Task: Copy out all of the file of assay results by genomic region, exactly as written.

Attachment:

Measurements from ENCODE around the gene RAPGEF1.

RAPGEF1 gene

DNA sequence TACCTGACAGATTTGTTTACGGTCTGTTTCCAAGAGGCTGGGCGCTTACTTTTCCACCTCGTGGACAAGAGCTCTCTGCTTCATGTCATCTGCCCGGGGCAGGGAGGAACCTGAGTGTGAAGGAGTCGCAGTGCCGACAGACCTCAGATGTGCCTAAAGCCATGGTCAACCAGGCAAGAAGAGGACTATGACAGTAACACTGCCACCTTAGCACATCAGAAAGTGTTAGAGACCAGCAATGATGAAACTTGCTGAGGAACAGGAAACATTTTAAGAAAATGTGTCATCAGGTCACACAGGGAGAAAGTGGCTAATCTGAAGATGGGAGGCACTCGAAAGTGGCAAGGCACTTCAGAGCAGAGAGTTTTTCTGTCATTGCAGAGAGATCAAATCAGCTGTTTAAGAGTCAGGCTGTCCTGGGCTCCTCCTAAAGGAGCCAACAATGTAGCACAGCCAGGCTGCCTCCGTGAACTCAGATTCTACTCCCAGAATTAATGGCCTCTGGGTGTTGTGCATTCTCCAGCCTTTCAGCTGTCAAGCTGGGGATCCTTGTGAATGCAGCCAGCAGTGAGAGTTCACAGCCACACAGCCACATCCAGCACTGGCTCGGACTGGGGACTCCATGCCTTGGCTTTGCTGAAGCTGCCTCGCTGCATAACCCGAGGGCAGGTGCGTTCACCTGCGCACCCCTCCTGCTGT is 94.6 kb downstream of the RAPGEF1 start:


Measurements from ENCODE around the gene RAPGEF1.

RAPGEF1 gene

DNA sequence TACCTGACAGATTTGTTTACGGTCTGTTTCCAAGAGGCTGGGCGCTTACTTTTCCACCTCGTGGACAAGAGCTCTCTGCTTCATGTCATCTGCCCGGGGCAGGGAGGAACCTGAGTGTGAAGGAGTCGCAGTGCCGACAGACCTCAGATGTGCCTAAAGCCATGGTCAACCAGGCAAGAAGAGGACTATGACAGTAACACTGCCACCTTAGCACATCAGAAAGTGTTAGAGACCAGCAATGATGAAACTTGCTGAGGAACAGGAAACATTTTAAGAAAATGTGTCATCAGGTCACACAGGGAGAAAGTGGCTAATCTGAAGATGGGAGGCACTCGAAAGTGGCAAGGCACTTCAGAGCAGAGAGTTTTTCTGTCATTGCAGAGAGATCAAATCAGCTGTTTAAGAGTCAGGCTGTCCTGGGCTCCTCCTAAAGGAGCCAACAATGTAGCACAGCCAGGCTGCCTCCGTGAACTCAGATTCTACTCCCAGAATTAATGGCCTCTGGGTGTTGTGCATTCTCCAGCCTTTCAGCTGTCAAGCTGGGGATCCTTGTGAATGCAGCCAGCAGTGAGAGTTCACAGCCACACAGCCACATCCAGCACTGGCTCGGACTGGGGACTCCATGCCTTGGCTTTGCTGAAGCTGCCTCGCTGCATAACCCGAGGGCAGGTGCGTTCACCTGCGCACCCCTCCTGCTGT is 94.6 kb downstream of the RAPGEF1 start: